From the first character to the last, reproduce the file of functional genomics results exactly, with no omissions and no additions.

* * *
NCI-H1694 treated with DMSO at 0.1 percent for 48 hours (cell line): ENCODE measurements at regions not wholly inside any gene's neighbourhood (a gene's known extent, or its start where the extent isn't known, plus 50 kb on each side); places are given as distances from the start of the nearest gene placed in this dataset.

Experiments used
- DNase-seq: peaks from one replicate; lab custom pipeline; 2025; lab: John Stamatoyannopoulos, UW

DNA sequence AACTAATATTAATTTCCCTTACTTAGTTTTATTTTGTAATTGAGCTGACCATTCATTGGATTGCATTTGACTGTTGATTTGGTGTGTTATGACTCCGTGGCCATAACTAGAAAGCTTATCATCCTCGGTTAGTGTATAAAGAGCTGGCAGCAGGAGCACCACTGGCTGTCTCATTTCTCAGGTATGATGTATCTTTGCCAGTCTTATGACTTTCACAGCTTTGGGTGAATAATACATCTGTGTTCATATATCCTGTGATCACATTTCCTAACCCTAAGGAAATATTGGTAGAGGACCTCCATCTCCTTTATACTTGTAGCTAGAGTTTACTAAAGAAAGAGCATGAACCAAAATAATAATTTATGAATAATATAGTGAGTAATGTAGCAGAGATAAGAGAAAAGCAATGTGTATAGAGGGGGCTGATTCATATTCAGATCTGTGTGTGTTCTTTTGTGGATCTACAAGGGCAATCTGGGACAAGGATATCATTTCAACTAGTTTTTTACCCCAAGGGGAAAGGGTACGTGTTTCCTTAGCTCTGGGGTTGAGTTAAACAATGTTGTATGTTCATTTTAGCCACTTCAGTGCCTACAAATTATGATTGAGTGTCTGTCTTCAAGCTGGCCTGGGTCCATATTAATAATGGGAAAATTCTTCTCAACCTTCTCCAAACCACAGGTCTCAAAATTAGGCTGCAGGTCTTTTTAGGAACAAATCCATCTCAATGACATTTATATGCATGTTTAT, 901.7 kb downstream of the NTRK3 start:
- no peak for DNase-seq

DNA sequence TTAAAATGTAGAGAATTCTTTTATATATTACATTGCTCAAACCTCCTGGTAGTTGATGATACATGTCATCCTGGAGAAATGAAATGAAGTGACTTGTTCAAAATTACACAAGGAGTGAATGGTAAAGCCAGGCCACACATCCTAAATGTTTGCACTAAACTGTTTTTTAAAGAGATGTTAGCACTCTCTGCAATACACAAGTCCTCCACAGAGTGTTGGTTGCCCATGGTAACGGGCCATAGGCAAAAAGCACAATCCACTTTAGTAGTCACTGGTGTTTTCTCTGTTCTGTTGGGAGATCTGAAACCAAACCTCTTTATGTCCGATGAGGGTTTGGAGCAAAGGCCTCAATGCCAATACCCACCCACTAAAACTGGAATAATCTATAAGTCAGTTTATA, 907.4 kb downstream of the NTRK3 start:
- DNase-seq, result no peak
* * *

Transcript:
NCI-H1694 treated with DMSO at 0.1 percent for 48 hours (cell line): ENCODE measurements at regions not wholly inside any gene's neighbourhood (a gene's known extent, or its start where the extent isn't known, plus 50 kb on each side); places are given as distances from the start of the nearest gene placed in this dataset.

Experiments used
- DNase-seq: peaks from one replicate; lab custom pipeline; 2025; lab: John Stamatoyannopoulos, UW

DNA sequence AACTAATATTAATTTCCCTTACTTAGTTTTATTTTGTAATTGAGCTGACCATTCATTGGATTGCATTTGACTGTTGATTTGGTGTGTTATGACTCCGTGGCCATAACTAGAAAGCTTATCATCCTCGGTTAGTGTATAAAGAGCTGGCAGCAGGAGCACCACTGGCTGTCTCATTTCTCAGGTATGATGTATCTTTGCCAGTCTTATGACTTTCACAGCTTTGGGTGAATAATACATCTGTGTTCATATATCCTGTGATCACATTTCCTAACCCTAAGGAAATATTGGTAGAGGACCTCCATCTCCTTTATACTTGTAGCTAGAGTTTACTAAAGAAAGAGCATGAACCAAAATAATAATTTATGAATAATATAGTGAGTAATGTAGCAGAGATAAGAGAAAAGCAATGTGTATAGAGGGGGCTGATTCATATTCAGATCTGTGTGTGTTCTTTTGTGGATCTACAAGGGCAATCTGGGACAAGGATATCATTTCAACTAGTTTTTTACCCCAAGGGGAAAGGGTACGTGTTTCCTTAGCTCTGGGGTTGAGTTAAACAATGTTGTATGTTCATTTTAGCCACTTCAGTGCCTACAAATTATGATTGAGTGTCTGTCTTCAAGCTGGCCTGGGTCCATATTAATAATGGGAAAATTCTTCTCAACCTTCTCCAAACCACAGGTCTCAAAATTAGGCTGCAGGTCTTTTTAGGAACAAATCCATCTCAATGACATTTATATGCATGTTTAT, 901.7 kb downstream of the NTRK3 start:
- no peak for DNase-seq

DNA sequence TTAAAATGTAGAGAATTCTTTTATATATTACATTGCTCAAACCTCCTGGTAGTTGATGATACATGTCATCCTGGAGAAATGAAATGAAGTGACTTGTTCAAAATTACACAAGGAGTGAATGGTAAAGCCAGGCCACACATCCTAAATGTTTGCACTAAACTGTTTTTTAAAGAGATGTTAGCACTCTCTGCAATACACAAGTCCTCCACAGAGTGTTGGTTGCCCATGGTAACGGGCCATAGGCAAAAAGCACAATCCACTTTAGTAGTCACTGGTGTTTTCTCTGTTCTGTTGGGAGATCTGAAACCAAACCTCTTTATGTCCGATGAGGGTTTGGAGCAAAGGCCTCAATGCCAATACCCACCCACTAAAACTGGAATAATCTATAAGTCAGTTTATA, 907.4 kb downstream of the NTRK3 start:
- DNase-seq, result no peak